Dexter Fletcher’s directorial debut comes to Blu-Ray with British comedy-drama Wild Bill.
The film review portion of this is a reprint of my look at the film during the London Film Festival in October 2011. Further below, I take a look at the AV and extras of the disc.
Dexter Fletcher is a man whose face you may know even if you don’t remember the name. After appearing in popular children’s show Press Gang decades ago, he’s popped up in all sorts of stuff and even took over as host of the AMAZING 90′s Channel 4 programme GamesMaster back in the day. After a fair old whack at the acting game though, he’s decided to shake things up a bit by co-writing and directing Wild Bill – a film which had a fair bit of heat on it going into the festival but certainly wasn’t one that people have been screaming about by any means.
Bill (Charlie Creed-Miles) has just been let out of prison and immediately heads to his ex-girlfriend’s flat only to find her gone and his sons Dean (Will Poulter) and Jimmy (Sammy Williams) still living there without care. After Dean steals some of Bill’s drugs, Bill agrees to stay around until Social Services stop sniffing around in exchange for getting the drugs back. Bill soon starts caring for his sons though and tries to start a new life in the area, something old acquaintance and now kingpin of the area Terry (Leo Gregory) is not too happy about at all.
Read that plot description again. I bet you’re thinking “oh dear”. When the film started, I was thinking this also but this didn’t stay with me for long as the film took its wholly charming hold on me and did not let go until the end credits began. Instead of coming across as the Lock Stock aping ‘geezers and guns’ type of thing it easily could have been, Dexter Fletcher and co-writer Danny King have created brilliant characters and a constantly shifting tone which works throughout and elevates this above pretty much any other British film I can think of this year.
Bill himself is a marvellous creation. We are told throughout that he used to be a legend and a hell of a presence and while he still has the attitude here, he seems more mellow, someone who wants to keep himself to himself. At the start of the film, he just wants to make a fresh start somewhere else and in the broadest of ways, this aim doesn’t actually change all that much in the film but in the specific context it’s a world away. Charlie Creed-Miles is somewhat likable from the off and only gets more so – with a basic judgement of right and wrong in terms of his children and what he thinks they need in their lives. This is also helped out by fantastic performances from Will Poulter and Sammy Williams who convince as sons of this man, brothers and also two distinct personalities at very different stages in their young lives, Poulter’s experiencing the pangs of first love, Williams’ trying to figure out what path in life he’s going to go down.
The film also succeeds in feeling like a crowd pleaser without ever actually asking to be. While this is a defiantly London based film which worked well with the LFF audience, I felt just as at home laughing at the situations which come up and the little quirks each character had, while also feeling highly uncomfortable during the more dramatic moments, Fletcher letting the more serious stuff play out in a calm manner which really lets the events sink in. When it’s funny it’s funny, when it’s dramatic it’s dramatic and that’s all you can ask for surely?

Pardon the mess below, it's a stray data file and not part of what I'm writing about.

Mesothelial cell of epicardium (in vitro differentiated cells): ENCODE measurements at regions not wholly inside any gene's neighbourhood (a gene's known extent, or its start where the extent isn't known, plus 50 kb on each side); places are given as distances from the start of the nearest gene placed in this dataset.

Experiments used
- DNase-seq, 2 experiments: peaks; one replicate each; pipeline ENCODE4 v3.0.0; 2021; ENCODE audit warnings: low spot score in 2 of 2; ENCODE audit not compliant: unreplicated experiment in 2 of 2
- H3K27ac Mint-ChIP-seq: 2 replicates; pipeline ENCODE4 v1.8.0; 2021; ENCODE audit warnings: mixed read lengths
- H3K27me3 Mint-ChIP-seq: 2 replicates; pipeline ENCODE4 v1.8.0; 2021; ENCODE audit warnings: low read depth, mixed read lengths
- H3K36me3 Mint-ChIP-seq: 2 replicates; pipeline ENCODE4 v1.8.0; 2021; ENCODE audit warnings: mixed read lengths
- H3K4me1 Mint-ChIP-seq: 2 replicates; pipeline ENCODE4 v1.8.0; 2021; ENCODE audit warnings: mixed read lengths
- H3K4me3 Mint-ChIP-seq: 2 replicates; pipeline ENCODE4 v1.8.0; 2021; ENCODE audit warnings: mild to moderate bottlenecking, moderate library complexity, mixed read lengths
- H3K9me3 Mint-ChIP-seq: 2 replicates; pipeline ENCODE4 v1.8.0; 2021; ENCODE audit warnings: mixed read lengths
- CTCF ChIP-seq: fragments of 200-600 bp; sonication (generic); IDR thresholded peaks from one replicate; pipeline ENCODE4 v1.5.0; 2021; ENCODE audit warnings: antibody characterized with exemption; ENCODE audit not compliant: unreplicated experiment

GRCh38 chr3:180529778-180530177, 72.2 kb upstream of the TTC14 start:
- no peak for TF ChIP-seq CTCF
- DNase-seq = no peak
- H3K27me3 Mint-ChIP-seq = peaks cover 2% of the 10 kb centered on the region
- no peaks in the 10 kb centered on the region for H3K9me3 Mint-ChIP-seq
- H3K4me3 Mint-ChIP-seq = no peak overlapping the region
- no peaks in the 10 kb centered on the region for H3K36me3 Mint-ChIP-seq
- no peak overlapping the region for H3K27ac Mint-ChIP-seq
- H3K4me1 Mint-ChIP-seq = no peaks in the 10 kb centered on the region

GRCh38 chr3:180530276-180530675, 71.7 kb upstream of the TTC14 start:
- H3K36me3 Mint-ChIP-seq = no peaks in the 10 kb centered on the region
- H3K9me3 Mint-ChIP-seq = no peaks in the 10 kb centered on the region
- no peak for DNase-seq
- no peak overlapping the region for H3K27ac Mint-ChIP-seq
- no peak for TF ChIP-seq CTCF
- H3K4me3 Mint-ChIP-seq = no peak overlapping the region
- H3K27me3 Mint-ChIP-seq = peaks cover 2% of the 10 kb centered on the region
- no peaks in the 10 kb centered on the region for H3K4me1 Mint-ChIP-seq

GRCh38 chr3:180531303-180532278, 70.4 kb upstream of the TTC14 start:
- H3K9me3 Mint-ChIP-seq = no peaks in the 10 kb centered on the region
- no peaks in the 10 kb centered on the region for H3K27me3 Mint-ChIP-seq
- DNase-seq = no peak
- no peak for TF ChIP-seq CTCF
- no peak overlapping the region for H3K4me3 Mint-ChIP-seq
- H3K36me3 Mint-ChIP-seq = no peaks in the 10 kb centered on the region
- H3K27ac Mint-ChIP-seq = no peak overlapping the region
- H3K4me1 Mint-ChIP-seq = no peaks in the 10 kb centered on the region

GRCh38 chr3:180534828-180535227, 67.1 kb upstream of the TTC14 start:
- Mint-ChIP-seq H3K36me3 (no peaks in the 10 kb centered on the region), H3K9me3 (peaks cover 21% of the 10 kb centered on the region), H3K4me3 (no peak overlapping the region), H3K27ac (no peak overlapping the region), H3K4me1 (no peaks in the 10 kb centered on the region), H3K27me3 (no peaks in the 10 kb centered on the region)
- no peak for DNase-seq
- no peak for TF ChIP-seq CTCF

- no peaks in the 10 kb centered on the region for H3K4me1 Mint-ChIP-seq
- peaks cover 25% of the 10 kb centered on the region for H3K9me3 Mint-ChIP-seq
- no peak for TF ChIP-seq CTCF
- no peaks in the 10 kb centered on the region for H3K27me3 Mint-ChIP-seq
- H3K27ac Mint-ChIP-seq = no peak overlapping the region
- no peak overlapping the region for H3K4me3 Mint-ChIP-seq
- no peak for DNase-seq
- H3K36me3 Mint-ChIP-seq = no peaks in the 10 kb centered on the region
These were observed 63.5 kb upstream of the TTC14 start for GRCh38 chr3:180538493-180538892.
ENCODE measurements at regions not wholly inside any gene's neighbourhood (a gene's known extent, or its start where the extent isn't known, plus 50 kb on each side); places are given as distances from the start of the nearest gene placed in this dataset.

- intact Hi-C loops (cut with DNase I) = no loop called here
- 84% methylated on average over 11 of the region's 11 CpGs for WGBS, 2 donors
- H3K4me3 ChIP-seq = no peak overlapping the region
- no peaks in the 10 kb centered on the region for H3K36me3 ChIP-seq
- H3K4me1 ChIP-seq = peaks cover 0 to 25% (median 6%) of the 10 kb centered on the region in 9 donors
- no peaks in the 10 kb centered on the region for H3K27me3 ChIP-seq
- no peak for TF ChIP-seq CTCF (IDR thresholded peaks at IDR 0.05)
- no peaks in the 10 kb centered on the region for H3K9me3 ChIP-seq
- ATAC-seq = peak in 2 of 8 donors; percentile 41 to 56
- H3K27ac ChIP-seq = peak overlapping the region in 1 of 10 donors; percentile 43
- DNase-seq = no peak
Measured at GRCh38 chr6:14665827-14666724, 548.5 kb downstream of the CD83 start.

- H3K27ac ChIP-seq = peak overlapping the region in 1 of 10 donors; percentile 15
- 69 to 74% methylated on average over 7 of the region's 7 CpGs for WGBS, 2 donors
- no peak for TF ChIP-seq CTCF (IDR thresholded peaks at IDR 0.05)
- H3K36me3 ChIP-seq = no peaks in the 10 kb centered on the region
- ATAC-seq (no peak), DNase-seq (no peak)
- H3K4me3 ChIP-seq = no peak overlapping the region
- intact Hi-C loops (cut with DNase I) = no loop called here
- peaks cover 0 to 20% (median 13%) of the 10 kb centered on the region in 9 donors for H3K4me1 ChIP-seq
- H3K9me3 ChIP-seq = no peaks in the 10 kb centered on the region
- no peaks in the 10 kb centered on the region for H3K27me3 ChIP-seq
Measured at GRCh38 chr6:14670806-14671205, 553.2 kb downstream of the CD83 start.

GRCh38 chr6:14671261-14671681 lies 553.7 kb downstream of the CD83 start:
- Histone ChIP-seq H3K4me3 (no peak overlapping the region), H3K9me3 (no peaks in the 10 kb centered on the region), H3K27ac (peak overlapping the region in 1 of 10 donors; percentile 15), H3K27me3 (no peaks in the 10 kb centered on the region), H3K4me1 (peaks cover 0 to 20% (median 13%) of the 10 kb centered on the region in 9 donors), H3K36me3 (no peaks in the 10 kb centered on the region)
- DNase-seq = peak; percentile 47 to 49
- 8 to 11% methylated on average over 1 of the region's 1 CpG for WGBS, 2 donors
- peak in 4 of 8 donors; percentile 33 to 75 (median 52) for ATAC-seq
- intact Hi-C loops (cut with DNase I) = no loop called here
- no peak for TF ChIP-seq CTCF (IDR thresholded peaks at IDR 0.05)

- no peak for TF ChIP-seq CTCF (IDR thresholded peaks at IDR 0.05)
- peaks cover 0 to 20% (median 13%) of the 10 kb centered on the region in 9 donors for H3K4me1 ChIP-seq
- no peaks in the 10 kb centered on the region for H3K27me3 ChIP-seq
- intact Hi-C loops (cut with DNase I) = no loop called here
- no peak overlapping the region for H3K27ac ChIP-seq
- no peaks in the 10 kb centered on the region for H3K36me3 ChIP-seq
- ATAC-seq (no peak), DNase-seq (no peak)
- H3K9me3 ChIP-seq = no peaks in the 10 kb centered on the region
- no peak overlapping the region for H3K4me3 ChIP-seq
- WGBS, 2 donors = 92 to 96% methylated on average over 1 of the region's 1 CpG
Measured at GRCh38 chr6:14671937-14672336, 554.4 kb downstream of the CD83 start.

Wild Bill is a real treat and is certainly my favourite film of this year’s LFF and I hope all involved are thoroughly proud of their efforts. It is a film which rises above and transcends the rather meagre ambitions the initial plot seems to have and for me this makes Dexter Fletcher a very exciting presence to keep an eye on when he gets behind the camera again hopefully sooner rather than later.
Onto the disc itself, brought to us by Universal and The Works, starting with a 2.35:1 1080p transfer which accurately represents the film’s digitally shot nature with a clear and crisp image which somewhat lacks fine image detail you can get in the very best transfers from film. A heavy sense of digitally grading the image also puts this into further clarity with a picture which never feels all that natural despite doing a perfectly decent job of replicating a big screen experience. Faring better is a solid DTS-HD 5.1 soundtrack which shows off a decent use of the surround channels throughout along with a pleasantly chunky bass during the many pieces of music used throughout. Ambient noises are replicated well through the rear channels, dialogue is reproduced sharply and in all, the audio is a success.
Moving onto the extras and despite the film’s quick and unwarranted death at the Box Office, we get a nice half hour making of which goes into the casting of the film, an obvious affection for Dexter Fletcher from all involved and a look at the less glamorous, and cold, side of British filmmaking the cast and crew find themselves in at times. We also get a few deleted and extended scenes which add moments of humour and a few character beats though none feel like they would have been particularly missed from the final cut. Finishing off is a fun little piece as members of the production rattle off their favourite films and then the UK trailer for the theatrical release. Nothing mind-blowing but an OK enough selection of extras.
A fantastic film, acceptable AV and extras with enough effort thrown at them make for an easy recommend for me.